BREATHIN’: THE EDDY ZHENG STORY
Directed by Ben Wang
BREATHIN’: THE EDDY ZHENG STORY is a documentary feature about a Chinese immigrant who became the youngest prisoner at San Quentin State Prison and later one of the nation’s most recognized leaders on prison reform and youth violence prevention. Eddy entered the criminal justice system at 16 years old with limited understanding of the English language or the U.S. judicial system. After spending time in the California Youth Authority, he was transferred to San Quentin State Prison as soon as he turned 18. While in prison, Eddy learned English, earned his college degree, published his poetry, and transformed into a nationally recognized leader—inspiring youth, activists, and politicians on issues of prison reform and youth violence prevention. As an advocate for Ethnic Studies in the prison college curriculum, Eddy was sent to solitary confinement for 11 months, where he garnered support from community activists and leaders. Even as Eddy fought systemic injustices, he continued to fight an internal battle. Spending nearly two decades in prison left a physical and mental toll on him, an all-too-common phenomenon for the incarcerated. What is more, Eddy had to reconcile with his family, for whom the shame and stigma of prison caused a lifetime of secrets and lies. Despite being released from immigration custody in 2007, Eddy has been ordered deported to China and awaits the final court decision. With the looming possibility of deportation, Eddy must negotiate what it means to “live freely”—attempting to rebuild a family, reconcile with his victims, and make a lasting change in society at large.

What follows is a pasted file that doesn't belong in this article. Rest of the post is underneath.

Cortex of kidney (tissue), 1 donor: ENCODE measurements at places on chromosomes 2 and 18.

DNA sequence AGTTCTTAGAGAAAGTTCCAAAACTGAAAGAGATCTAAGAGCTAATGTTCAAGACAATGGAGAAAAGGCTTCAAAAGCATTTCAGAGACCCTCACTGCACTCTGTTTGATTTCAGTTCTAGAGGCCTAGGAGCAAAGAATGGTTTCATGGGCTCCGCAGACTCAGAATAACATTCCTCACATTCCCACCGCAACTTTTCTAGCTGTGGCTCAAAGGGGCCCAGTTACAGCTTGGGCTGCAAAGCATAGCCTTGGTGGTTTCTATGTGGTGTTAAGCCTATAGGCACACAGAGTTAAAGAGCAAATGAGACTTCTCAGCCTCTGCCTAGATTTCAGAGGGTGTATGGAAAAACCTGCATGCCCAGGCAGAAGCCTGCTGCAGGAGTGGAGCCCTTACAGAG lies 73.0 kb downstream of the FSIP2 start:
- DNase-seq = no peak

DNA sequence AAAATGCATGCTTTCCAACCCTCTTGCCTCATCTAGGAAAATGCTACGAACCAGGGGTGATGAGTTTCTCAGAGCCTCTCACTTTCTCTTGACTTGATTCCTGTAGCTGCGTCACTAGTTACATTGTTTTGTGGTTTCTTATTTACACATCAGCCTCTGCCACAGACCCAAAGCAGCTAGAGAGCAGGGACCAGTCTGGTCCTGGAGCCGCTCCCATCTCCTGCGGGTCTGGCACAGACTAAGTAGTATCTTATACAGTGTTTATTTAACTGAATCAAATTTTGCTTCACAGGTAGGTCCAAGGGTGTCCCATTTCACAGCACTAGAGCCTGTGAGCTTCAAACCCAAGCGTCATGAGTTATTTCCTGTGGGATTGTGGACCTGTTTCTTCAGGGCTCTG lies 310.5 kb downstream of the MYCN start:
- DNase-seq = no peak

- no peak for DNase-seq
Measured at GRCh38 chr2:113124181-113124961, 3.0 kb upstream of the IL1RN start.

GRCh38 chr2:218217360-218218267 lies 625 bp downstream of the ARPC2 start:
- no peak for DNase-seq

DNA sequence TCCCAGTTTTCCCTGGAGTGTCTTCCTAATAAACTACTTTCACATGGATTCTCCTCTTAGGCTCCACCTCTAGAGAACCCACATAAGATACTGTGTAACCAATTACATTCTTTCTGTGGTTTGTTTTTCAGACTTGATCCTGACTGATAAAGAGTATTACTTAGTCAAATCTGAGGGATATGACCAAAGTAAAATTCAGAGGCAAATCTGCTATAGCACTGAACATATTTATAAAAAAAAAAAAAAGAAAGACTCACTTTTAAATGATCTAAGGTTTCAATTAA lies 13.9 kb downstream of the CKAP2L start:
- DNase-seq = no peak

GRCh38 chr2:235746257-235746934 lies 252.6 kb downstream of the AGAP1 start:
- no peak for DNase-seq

Post Screening Q & A:
Scott “Chops” Jung, Composer, BREATHIN’: THE EDDY ZHENG STORY
Ben Wang’s previous documentary films include AOKI (Co-Director, 2009 feature documentary film, which screened at SF Int’l Asian American Film Festival, Black Panther Party Film Festival, Chicago Asian American Showcase, LA Asian Pacific Film Festival, DC Asian Pacific American Film Festival, Vancouver Asian Film Festival, and Boston Asian American Film Festival) and MAMORI (Director, 2013 short documentary film that screened at CAAMFest). Wang also co-edited “Other: an API Prisoners’ Anthology,” the first anthology of writings and artwork featuring API prisoners.